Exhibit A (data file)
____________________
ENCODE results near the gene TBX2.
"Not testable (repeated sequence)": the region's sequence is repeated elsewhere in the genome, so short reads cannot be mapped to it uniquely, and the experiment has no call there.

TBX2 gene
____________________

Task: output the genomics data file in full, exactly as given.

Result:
ENCODE results near the gene TBX2.
"Not testable (repeated sequence)": the region's sequence is repeated elsewhere in the genome, so short reads cannot be mapped to it uniquely, and the experiment has no call there.

TBX2 gene